Your EPK is a password-protected page of your website that includes this info:
Social Proof is when you prove your product’s value through others’ support. Some indie labels say this can be anecdotal, or visibly evident - as simple as your community of local musicians/friends who always come to your shows and get excited about your music. Major labels usually need more tangible facts in hard statistics, like your social media follower numbers. Here are some other examples of social proof that proves your music is resonating with others: heavily-backed crowdfunds, fan clubs, heavily trafficked fan communication channels (like social media posts), tour history of sold out shows, and other anecdotes of proof.
Social Relevance is subtly different, and we'll explain with a delicious metaphor: while Social Proof is the large crowd inside your bakery eating the goods, Social Relevance is the open door and wafting scents that grab people from the sidewalk and make them think “yes, I want to eat that.”
Social Relevance is how your music is relevant to someone, why they would care (in the baked good example, the potential customer agreed they were interested in a donut). Since everyone has access to literally all of the music nowadays, there must be a compelling reason for someone to want to listen to yours - in fact, listeners are hoping, asking for one. It’s not solely about music being "good" or "bad", it’s about it being something the listener wants to engage in - especially if you want superfans, not passive listeners who happen to listen during a playlist, but don’t learn your name or follow you afterwards.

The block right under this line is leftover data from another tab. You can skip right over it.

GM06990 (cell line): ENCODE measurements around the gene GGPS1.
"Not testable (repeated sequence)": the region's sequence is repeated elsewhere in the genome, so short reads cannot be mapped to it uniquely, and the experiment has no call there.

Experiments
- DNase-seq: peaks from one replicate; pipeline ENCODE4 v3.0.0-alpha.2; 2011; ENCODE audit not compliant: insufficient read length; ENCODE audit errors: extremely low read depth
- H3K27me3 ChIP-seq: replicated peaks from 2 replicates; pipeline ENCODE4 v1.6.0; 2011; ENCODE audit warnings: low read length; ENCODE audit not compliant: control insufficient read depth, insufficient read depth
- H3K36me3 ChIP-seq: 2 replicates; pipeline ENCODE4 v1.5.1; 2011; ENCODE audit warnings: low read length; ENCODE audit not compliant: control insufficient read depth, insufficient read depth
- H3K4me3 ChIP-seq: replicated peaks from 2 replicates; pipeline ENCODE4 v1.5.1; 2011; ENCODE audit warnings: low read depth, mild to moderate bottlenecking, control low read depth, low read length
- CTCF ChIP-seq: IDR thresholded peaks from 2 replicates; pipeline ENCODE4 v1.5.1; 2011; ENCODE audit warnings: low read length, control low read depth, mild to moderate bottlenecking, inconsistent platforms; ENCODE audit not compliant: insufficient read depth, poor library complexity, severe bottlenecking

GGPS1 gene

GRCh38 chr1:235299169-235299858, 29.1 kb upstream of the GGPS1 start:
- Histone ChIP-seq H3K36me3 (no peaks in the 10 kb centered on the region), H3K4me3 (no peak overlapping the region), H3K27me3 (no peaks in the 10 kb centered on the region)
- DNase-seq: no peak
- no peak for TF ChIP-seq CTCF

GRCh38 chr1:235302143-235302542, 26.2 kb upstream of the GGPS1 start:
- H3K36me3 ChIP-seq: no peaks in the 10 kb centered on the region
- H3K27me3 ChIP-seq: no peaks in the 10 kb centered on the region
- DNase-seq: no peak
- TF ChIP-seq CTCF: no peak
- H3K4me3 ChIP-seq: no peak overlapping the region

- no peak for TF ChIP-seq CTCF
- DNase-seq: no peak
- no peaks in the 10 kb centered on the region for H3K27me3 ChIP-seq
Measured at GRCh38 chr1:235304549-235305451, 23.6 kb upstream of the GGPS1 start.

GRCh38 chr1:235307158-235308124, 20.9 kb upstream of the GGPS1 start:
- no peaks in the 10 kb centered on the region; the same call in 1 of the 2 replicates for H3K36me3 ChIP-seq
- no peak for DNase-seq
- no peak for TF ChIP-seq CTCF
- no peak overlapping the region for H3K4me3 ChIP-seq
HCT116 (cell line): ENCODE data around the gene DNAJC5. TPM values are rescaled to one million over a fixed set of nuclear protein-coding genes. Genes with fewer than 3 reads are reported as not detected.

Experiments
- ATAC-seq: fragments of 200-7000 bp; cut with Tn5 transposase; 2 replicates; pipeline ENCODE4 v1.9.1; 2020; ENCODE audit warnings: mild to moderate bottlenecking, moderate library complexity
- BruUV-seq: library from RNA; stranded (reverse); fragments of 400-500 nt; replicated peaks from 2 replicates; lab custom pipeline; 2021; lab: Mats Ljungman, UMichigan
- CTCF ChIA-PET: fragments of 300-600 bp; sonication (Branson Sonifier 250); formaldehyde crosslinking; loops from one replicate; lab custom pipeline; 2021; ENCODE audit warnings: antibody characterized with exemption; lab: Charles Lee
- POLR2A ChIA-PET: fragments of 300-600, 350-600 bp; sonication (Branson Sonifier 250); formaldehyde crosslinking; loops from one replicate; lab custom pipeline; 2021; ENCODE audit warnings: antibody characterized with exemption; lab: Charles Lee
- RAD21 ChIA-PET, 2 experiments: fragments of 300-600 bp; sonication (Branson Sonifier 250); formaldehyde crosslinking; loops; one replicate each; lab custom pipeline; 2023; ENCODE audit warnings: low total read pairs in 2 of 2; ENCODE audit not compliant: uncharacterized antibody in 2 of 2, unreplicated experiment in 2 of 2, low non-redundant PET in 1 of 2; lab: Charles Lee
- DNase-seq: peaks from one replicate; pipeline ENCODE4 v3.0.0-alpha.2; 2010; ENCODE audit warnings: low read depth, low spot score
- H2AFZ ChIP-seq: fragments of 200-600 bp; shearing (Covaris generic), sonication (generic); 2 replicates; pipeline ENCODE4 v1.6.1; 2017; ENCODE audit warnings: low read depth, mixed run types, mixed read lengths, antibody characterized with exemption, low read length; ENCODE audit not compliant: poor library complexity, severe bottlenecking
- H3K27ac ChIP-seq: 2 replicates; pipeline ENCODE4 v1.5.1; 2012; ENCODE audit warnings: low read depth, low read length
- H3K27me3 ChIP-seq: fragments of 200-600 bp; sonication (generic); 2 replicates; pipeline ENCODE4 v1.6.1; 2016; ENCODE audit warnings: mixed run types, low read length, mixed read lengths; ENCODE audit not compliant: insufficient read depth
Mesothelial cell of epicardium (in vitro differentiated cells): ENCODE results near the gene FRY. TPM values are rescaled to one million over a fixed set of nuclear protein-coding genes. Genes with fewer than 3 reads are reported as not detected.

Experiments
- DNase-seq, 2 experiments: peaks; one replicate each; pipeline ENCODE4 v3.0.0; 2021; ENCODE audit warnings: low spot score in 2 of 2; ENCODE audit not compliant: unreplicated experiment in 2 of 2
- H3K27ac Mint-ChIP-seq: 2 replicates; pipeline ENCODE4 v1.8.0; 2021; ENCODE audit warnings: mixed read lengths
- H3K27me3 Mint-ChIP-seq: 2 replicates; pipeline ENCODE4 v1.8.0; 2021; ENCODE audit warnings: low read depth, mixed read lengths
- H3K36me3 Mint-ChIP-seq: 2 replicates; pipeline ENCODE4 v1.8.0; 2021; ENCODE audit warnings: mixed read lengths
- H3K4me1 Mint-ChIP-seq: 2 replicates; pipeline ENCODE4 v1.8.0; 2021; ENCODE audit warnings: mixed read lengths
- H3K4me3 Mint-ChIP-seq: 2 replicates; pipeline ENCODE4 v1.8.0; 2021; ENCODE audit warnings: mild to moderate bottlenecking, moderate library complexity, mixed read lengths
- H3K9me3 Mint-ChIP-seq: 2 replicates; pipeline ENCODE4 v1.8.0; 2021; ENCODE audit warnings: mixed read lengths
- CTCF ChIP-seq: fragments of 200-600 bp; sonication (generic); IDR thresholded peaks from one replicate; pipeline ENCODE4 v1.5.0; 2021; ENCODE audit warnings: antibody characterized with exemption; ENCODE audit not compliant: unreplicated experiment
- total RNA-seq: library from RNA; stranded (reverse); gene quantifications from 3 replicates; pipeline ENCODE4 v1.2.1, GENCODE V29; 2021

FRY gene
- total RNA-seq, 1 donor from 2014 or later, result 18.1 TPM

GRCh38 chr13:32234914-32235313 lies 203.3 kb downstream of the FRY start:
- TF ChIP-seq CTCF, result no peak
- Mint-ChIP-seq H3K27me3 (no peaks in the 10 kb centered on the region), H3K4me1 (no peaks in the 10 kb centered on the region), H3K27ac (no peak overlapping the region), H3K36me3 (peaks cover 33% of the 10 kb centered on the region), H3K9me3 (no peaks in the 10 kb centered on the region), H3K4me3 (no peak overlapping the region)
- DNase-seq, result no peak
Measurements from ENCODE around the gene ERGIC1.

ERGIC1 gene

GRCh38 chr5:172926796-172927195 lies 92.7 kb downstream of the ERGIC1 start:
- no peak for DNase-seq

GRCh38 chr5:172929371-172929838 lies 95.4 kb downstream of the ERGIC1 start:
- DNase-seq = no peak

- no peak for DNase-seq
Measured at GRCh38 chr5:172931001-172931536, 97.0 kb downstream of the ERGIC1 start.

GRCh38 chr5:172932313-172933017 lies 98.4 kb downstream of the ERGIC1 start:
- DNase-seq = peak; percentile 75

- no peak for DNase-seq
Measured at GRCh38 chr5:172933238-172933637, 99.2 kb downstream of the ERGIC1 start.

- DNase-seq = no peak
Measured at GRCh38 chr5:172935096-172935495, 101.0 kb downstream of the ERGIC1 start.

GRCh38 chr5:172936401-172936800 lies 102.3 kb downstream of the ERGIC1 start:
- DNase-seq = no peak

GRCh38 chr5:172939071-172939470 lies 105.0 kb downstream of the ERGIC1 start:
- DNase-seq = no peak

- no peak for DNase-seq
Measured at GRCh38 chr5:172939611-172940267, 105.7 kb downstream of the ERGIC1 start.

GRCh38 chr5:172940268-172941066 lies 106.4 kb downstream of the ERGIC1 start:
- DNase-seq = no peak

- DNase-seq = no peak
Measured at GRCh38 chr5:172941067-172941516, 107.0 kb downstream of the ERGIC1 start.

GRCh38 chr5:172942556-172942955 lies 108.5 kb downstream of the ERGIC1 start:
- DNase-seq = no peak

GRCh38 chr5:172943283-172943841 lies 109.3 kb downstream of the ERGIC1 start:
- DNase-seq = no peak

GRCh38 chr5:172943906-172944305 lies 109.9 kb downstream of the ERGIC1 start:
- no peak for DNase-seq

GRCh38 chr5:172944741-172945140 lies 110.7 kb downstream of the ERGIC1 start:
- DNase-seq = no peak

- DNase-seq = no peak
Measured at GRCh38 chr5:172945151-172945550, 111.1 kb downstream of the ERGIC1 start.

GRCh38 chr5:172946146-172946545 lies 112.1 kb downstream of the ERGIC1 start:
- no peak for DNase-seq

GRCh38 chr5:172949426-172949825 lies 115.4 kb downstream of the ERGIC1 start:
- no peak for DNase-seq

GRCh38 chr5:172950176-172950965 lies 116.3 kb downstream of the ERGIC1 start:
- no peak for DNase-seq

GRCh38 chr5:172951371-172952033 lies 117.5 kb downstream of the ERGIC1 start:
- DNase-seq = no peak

Social Relevance comes in the form of word of mouth recommendations (relevant because a friend suggested it), press intrigue (relevant because the listener invested time reading/watching an interview about it), and Home Runs like co-pros, collabs, and more. The timing of Events is a valuable tool to enhance Social Relevance and get someone’s foot in the door because when something is relevant to other people, it’s hot news, then the listener wants in before it’s old news.
“Being bad at social media in 2020 is like being bad at playing live”
- Chris Swanson
Co-Founder Secretly Group, Music Supervisor
What does "being bad at social media" mean? Why does his opinion matter? Well, it'd be folly to ignore the advice of industry leaders like Chris Swanson, because they see a big picture that musicians cannot. If they say that social media is a non-negotiable in today's world, then you have the choice to fight it, or accept and work with it - and in fact, there are endless possibilities for it to become an extension of your art.
Social Media then becomes a Milestone of its own, because it is such a necessary branding component in this day and age - and follower numbers are indicators of clout and progress. When a potential fan wants to become a fan, there’s an expectation that they’ll find you on their platform of choice so they can actively or passively follow you. Both active and passive follows are valuable: developing your fan relationship with engagement, time/energy investment, and the advertising Rule of 7.